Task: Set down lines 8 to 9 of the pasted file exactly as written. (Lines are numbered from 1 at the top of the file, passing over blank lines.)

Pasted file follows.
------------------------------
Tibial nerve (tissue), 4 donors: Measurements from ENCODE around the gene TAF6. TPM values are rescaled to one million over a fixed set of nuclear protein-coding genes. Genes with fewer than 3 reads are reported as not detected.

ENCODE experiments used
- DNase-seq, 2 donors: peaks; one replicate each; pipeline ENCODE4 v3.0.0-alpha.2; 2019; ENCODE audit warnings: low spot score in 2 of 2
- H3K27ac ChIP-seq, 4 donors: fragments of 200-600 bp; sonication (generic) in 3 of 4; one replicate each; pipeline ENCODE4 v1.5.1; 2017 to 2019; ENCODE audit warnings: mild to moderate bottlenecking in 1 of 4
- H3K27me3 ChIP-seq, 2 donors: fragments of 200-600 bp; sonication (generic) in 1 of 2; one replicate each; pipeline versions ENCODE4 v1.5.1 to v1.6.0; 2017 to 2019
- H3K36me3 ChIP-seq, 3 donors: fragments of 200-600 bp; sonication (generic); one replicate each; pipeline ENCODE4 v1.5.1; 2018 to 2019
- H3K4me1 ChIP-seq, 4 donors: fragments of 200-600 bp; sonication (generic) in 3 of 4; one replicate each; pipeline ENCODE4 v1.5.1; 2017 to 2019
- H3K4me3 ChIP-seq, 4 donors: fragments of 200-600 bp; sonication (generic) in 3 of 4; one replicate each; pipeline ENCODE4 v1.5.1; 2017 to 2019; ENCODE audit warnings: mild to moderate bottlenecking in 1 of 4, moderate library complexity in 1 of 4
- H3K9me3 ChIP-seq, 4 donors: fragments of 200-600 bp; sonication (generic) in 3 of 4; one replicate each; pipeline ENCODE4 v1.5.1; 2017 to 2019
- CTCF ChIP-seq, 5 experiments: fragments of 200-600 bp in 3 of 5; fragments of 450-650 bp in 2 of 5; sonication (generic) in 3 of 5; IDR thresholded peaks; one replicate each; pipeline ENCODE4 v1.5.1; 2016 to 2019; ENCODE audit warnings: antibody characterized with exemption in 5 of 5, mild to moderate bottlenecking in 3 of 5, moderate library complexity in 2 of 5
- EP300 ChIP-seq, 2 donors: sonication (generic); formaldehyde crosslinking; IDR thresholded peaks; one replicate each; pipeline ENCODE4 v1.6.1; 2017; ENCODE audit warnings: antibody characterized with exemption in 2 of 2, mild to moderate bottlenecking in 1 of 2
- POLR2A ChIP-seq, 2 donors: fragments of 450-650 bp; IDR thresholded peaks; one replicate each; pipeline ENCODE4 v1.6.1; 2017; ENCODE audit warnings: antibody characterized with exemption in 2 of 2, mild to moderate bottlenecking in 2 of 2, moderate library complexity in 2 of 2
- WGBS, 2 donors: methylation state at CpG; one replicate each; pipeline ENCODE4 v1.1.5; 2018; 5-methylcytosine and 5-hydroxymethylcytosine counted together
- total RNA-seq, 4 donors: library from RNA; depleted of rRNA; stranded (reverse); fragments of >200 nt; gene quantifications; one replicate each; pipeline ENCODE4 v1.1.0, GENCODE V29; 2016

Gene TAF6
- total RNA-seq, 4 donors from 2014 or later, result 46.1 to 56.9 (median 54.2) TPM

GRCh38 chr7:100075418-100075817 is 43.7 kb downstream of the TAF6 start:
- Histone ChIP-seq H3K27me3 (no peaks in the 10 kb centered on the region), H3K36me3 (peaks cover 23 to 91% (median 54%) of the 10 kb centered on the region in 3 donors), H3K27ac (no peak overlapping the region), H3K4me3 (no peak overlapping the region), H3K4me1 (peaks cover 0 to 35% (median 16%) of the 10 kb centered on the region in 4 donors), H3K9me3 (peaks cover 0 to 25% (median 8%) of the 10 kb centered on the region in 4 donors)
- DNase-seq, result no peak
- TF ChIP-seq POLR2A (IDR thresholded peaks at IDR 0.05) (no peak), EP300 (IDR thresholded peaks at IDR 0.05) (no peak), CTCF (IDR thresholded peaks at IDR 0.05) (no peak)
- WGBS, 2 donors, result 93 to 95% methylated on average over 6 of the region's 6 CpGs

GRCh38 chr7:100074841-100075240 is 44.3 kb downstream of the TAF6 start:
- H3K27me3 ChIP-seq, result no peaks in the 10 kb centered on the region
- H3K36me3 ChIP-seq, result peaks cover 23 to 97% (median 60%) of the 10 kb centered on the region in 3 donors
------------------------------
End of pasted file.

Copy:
- H3K4me3 ChIP-seq, 4 donors: fragments of 200-600 bp; sonication (generic) in 3 of 4; one replicate each; pipeline ENCODE4 v1.5.1; 2017 to 2019; ENCODE audit warnings: mild to moderate bottlenecking in 1 of 4, moderate library complexity in 1 of 4
- H3K9me3 ChIP-seq, 4 donors: fragments of 200-600 bp; sonication (generic) in 3 of 4; one replicate each; pipeline ENCODE4 v1.5.1; 2017 to 2019